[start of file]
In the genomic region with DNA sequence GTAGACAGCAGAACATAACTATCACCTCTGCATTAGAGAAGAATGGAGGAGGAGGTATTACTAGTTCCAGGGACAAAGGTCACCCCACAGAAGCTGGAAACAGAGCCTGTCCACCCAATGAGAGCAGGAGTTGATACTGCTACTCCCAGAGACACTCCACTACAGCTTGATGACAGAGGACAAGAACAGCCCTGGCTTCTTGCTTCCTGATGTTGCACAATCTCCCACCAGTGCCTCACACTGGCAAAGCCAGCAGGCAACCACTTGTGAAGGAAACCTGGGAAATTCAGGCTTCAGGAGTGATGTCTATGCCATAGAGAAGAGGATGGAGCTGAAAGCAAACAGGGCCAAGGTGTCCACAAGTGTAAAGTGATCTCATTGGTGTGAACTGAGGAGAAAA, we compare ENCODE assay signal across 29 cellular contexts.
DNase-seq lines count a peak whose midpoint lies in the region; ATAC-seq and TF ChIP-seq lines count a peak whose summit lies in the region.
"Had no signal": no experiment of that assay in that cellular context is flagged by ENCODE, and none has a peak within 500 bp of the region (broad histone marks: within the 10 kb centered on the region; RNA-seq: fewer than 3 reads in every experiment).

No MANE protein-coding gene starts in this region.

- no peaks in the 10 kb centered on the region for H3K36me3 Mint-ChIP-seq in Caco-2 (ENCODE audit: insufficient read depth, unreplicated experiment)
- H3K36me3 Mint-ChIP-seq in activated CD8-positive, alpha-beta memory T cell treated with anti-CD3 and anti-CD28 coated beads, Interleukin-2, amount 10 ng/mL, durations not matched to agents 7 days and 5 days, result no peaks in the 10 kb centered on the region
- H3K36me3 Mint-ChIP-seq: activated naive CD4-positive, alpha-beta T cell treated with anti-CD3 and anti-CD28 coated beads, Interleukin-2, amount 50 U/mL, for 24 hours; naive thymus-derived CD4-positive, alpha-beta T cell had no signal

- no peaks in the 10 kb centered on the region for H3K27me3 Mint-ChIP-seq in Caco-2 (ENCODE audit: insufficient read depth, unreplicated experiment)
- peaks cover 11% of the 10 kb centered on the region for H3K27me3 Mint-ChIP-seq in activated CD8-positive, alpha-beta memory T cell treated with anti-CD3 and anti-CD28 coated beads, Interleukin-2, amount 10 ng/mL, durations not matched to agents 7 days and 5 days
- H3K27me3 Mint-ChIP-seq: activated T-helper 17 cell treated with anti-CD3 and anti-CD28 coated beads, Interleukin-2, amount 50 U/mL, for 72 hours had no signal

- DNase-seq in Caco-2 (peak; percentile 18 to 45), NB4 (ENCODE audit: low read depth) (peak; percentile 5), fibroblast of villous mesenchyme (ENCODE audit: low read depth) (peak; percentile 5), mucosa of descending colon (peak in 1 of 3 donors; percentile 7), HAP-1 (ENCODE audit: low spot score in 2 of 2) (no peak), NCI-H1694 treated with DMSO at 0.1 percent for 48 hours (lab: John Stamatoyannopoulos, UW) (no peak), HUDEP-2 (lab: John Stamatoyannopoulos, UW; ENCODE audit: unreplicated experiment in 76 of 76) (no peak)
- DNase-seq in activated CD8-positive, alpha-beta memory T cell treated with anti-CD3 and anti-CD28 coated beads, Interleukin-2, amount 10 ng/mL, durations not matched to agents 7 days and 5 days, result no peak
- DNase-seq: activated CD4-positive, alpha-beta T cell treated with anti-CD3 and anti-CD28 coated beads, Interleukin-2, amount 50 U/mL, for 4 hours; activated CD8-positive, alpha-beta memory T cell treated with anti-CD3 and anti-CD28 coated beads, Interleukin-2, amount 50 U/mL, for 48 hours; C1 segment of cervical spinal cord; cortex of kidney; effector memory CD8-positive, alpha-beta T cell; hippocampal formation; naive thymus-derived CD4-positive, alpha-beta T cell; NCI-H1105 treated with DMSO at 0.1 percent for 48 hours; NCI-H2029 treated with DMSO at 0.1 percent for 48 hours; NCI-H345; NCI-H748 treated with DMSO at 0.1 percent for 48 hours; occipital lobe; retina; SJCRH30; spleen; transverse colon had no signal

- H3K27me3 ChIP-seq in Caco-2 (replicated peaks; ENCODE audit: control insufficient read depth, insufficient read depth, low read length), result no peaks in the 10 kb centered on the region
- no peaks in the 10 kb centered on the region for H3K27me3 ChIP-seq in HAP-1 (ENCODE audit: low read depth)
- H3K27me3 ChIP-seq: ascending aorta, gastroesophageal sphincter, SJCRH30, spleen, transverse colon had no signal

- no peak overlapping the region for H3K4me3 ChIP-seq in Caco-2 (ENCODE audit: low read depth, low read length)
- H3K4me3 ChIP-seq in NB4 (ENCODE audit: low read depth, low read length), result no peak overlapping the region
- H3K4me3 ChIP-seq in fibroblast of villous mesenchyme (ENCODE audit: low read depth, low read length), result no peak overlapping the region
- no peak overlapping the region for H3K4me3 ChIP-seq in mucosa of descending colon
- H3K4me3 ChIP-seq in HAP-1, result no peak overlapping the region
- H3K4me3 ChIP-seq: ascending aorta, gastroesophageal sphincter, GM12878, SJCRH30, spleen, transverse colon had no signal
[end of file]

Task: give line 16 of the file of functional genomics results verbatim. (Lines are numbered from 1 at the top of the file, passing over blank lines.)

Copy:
- H3K27me3 ChIP-seq: ascending aorta, gastroesophageal sphincter, SJCRH30, spleen, transverse colon had no signal